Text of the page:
Q: On your March 11 post, you said that the church does not require the presence of a body for a funeral. As I understand it, a funeral in the presence of cremated remains is possible because of an indult that the US received. The bishop in each diocese has to approve it – either on a case-by-case basis or by delegating said approval to pastors. Our bishop has done the latter. But, depending on where the writer is from, he may need to seek permission. https://www.usccb.org/prayer-and-worship/sacraments-and-sacramentals/bereavement-and-funerals/cremation-and-funerals
We adopted this texts from John Huels’ book, Empowerment for Ministry.
Faculty 4.25 Funeral with Cremated Remains Present: You may celebrate the funeral liturgy in the presence of the cremated remains of a deceased person, taking into account the concrete circumstances in each individual case, and always observing the following conditions: (1) There is no anti-Christian motive for choosing cremation (c. 1176, §3). (2) The cremated remains will be handled with respect and buried or entombed in a place reserved for this purpose. (3) There is no other canonical prohibition of a funeral liturgy, namely, for notorious apostates, heretics, and schismatics and other manifest sinners for whom ecclesiastical funerals cannot be granted without public scandal to the faithful (c. 1184). Doubtful cases are to be referred to the bishop.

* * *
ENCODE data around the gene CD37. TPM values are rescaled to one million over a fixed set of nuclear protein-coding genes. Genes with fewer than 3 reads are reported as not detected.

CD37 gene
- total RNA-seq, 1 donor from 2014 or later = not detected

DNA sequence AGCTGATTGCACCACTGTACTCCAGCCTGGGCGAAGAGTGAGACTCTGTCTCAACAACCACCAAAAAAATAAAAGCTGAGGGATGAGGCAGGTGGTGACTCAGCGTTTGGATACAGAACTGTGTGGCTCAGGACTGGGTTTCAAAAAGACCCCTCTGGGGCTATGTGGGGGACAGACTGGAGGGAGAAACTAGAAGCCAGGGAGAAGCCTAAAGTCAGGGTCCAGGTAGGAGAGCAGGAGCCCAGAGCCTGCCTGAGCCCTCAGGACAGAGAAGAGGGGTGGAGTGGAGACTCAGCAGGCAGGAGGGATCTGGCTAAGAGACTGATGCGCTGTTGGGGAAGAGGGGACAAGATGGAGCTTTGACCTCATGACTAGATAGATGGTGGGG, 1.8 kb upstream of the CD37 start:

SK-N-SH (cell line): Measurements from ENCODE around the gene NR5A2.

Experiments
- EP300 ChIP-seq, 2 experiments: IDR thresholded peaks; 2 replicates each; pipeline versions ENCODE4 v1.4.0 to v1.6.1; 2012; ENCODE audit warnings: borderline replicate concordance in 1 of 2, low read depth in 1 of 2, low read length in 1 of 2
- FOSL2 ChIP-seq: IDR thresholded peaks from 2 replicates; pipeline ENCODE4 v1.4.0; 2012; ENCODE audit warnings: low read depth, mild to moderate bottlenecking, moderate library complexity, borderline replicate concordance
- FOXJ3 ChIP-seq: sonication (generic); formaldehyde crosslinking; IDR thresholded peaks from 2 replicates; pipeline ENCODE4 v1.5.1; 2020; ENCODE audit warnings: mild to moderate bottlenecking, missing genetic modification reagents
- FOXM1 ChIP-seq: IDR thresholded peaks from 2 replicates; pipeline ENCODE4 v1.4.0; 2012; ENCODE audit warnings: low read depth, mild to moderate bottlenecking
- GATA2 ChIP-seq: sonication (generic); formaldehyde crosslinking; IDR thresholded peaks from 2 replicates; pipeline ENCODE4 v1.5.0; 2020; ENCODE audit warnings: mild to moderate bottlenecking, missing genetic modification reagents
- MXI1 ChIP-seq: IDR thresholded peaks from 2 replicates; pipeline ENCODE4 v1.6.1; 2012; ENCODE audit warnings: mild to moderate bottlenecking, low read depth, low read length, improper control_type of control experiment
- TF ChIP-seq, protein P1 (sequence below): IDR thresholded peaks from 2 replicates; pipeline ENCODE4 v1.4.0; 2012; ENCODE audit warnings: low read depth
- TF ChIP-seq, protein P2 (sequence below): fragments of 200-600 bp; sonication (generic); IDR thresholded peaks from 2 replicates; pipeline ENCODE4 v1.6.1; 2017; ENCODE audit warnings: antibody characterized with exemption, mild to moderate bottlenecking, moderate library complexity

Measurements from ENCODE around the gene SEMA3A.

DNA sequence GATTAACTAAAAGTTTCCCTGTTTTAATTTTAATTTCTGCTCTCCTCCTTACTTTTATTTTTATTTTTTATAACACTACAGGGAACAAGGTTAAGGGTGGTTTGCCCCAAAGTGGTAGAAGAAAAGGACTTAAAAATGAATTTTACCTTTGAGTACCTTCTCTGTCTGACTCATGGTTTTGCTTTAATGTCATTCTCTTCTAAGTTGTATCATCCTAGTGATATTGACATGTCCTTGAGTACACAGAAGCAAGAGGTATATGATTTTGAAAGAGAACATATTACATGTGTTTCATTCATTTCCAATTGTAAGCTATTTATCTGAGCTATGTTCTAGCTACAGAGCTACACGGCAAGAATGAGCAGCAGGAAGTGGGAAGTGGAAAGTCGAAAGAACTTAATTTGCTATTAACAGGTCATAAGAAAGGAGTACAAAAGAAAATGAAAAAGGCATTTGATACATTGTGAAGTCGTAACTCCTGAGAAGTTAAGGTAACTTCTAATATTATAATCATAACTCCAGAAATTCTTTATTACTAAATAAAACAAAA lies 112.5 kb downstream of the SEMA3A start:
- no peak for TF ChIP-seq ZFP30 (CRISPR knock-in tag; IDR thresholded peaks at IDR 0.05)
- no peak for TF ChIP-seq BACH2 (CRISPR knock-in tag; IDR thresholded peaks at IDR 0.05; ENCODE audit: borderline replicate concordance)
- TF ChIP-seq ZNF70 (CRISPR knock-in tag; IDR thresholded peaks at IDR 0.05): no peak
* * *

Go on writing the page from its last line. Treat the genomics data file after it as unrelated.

A: Thanks for this clarification. OCF 426b and 427 say that the diocesan bishop makes the judgment. He may do that case by case, or delegate the decision to pastors or priests.